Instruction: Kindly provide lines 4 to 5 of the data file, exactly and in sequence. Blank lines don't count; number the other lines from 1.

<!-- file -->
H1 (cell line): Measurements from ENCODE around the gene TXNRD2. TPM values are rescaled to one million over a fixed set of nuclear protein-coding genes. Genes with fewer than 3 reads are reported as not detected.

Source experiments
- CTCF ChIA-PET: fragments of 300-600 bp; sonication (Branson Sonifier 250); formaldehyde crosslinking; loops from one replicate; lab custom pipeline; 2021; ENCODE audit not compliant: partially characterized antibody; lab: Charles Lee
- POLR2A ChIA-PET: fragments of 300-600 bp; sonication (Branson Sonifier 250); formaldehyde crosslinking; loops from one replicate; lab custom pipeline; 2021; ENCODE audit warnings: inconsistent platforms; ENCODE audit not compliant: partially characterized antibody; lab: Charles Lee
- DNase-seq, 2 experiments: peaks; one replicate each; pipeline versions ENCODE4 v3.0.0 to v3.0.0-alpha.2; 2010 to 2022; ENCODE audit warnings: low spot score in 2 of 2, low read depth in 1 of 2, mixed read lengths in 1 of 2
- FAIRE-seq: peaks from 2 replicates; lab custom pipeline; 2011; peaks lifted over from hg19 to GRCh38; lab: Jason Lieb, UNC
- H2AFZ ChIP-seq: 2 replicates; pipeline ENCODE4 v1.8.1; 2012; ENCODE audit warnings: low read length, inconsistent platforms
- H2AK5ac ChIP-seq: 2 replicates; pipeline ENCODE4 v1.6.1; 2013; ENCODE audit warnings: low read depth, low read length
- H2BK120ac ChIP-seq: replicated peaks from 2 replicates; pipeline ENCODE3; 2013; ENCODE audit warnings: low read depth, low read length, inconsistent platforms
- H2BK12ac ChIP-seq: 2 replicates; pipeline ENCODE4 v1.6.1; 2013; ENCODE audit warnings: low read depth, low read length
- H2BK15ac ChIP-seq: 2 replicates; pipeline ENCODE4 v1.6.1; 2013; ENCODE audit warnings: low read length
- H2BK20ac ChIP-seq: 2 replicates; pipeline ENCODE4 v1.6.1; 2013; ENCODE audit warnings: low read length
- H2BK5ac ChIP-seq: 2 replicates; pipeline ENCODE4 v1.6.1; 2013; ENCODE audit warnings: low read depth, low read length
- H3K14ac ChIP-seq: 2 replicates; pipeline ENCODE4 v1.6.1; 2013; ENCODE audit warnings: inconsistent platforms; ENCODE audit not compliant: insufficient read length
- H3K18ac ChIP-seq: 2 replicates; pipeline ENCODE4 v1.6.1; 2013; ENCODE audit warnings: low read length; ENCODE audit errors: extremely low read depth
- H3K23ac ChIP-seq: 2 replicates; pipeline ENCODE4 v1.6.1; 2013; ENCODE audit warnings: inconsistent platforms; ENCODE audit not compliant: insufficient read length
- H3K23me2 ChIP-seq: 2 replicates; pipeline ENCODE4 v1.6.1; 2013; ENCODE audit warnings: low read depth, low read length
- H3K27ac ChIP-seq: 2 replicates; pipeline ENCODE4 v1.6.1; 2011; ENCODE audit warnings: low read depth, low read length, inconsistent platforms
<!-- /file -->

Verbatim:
- POLR2A ChIA-PET: fragments of 300-600 bp; sonication (Branson Sonifier 250); formaldehyde crosslinking; loops from one replicate; lab custom pipeline; 2021; ENCODE audit warnings: inconsistent platforms; ENCODE audit not compliant: partially characterized antibody; lab: Charles Lee
- DNase-seq, 2 experiments: peaks; one replicate each; pipeline versions ENCODE4 v3.0.0 to v3.0.0-alpha.2; 2010 to 2022; ENCODE audit warnings: low spot score in 2 of 2, low read depth in 1 of 2, mixed read lengths in 1 of 2